There’s a new reason to lose sleep over the flea shortage. Sleep Number’s mattress production capacity is plummeting as shutdowns in Shanghai further slow production of the semiconductors needed to make the company’s high-tech beds.
Why is this important: Our need for chips goes far beyond phones and cars, making us vulnerable to supply chain misfires.
- “When we think of chips, we think of supercomputers, servers and PCs – and the pandemic has finally brought to light that almost everything runs on semiconductors: our ovens, our refrigerators, the lights in our house”, Daniel Newman, principal analyst at Futurum Research, tells Axios.
Threat level: COVID-related lockdowns in China pose another threat to chip availability, which is largely concentrated outside the United States
- Sleep Number said it expects its weekly chip supply to drop by about 50% by the end of the second quarter, which will restrict its ability to manufacture its “smart beds”.
- For example, the crisis is threatening production of the FlexFit 3 Smart Base, a $2,399 to $4,199 adjustable bed that lets sleepers use their smartphones to activate underbed lighting and foot warming.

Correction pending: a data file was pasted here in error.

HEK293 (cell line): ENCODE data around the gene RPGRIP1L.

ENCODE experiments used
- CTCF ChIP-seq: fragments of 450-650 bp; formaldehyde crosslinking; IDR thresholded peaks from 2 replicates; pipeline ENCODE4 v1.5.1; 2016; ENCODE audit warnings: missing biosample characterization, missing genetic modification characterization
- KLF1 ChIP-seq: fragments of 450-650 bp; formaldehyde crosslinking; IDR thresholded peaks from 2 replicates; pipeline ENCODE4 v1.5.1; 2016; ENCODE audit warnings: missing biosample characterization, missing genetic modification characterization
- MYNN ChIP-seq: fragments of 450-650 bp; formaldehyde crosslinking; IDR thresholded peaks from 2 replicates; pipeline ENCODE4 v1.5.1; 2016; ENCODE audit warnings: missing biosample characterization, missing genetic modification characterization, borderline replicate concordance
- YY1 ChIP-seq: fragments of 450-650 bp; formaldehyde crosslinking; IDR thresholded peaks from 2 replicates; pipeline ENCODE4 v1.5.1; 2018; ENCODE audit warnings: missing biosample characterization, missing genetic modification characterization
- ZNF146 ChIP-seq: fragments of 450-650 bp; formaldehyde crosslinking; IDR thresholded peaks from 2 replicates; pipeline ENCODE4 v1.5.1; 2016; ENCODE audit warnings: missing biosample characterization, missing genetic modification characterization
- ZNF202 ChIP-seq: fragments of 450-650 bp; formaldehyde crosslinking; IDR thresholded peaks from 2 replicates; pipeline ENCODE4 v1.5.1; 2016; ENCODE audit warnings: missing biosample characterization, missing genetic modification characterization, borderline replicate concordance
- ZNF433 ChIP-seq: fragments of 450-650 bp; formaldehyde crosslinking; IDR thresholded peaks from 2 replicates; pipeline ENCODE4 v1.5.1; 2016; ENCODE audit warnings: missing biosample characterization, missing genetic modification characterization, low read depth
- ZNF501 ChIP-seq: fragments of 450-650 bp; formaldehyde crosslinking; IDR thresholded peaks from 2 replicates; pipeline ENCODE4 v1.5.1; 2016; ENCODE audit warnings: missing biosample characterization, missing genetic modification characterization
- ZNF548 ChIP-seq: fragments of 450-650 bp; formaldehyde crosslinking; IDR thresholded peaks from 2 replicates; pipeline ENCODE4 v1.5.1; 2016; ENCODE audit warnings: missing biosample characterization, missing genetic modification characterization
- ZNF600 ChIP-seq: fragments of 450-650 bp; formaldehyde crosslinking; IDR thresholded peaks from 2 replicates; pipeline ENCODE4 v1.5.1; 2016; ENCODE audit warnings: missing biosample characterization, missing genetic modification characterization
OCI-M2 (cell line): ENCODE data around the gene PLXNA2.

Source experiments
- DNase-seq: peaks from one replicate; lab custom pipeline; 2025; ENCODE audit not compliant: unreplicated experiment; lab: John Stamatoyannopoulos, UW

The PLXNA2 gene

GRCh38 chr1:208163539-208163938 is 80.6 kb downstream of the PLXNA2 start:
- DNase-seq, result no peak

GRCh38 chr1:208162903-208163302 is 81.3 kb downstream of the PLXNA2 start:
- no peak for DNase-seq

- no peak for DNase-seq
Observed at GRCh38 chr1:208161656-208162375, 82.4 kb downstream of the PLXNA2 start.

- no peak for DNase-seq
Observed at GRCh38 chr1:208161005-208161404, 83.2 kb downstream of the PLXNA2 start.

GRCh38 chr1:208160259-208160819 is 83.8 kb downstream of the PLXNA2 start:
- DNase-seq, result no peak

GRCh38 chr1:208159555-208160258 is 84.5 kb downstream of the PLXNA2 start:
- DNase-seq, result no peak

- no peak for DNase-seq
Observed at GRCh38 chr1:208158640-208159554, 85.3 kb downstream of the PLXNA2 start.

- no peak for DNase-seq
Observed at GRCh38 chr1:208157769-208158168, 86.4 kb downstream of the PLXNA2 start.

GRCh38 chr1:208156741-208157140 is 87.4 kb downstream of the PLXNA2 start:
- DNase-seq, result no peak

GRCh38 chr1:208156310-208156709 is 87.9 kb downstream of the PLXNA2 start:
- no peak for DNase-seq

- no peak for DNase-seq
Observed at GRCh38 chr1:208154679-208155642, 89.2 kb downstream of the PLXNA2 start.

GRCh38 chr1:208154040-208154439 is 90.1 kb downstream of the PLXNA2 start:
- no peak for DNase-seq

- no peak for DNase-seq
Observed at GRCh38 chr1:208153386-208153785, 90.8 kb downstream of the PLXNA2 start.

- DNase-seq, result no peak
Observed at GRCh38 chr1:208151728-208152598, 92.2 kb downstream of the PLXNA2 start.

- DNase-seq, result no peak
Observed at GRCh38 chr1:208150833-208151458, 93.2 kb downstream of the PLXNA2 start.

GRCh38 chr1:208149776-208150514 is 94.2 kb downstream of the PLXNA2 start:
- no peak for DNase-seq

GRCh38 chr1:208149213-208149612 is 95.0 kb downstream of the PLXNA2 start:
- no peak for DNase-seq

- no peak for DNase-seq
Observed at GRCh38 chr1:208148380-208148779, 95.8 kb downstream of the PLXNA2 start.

The big picture: Chipmakers, spurred by the Biden administration and a bipartisan push on Capitol Hill, have announced about $80 billion in investment in U.S. industry since the start of 2021, according to the White House.
Yes, but: Most of these factories won’t come online for a few years. Until then, companies facing shortages are expected to continue raising prices to compensate for their lost sales volume, contributing to our inflation crisis.
- “With demand exceeding supply, we’ve had a lot of inflation” in mattresses, Jerry Epperson, mattress industry researcher and managing director of Mann, Armistead & Epperson, told Axios. “Everyone had shortages.”
What we are looking at: How much the prices increase.